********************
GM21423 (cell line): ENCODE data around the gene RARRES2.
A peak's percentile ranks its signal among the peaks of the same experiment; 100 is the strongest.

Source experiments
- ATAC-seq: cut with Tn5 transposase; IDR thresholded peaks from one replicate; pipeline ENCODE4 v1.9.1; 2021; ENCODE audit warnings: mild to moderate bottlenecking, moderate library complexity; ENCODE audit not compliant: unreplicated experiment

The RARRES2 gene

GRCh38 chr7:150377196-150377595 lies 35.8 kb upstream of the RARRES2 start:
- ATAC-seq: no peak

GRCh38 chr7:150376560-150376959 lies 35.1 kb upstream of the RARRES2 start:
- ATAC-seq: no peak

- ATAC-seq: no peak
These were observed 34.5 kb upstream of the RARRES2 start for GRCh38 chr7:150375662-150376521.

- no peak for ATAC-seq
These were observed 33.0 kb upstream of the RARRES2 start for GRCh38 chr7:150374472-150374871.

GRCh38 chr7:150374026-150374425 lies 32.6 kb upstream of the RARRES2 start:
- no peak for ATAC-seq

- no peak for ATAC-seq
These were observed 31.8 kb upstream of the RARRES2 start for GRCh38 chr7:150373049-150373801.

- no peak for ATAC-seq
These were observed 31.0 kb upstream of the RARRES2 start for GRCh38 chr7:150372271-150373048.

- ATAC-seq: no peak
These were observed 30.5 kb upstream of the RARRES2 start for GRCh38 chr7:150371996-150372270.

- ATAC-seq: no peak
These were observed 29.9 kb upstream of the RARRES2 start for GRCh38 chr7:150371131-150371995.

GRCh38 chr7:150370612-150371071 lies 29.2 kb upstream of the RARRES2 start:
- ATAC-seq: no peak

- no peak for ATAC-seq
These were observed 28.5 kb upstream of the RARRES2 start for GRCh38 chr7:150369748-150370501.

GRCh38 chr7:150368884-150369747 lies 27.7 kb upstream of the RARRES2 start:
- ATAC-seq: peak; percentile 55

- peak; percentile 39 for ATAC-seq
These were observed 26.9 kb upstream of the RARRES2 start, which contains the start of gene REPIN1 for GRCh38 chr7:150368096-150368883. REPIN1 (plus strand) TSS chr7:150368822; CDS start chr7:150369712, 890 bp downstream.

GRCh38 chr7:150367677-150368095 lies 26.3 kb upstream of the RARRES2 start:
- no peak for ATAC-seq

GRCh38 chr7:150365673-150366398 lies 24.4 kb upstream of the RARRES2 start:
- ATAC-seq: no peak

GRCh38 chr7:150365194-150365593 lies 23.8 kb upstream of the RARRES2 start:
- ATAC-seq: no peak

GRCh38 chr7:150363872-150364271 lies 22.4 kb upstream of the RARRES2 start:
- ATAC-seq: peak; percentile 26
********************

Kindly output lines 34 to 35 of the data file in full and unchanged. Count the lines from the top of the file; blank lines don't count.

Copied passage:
GRCh38 chr7:150365673-150366398 lies 24.4 kb upstream of the RARRES2 start:
- ATAC-seq: no peak